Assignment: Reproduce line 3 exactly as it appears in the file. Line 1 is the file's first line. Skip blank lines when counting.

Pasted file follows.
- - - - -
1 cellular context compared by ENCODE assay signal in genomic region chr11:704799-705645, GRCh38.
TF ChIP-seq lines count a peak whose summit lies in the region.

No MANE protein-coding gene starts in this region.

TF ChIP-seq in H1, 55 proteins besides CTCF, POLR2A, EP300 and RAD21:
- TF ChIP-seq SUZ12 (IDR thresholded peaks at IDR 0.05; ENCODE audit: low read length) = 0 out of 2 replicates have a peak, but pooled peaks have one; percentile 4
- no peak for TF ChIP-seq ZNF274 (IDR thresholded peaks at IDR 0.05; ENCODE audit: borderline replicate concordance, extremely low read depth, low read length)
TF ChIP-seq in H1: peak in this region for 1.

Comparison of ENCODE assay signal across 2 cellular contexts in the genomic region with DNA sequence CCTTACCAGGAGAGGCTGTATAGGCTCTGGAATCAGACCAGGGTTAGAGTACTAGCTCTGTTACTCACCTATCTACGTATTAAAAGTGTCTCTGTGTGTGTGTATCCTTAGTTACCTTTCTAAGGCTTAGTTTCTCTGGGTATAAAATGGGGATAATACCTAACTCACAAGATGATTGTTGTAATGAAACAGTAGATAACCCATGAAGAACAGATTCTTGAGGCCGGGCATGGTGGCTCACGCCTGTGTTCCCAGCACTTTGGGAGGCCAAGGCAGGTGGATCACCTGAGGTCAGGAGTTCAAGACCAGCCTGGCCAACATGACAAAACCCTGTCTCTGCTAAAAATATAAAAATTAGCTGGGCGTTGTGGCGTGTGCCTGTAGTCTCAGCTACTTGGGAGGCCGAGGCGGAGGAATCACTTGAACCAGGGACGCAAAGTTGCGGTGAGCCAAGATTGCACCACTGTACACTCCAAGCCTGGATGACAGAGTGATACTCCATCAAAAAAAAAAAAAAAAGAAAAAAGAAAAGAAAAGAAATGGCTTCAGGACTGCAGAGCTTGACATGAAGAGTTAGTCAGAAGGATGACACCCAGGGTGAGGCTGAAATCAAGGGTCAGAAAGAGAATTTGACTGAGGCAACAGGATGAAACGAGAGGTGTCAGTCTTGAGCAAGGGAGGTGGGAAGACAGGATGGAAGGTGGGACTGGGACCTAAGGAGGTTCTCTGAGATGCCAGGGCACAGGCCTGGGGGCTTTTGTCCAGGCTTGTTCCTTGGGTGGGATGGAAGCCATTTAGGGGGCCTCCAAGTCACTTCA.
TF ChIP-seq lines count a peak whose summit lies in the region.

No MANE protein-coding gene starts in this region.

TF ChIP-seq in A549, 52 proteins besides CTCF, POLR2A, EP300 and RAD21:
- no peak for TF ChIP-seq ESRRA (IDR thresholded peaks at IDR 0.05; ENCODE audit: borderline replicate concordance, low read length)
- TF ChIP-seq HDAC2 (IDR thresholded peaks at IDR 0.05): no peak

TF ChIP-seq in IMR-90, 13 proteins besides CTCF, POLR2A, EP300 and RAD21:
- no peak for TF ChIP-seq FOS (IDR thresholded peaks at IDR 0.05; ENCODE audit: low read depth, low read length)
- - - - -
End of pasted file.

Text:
No MANE protein-coding gene starts in this region.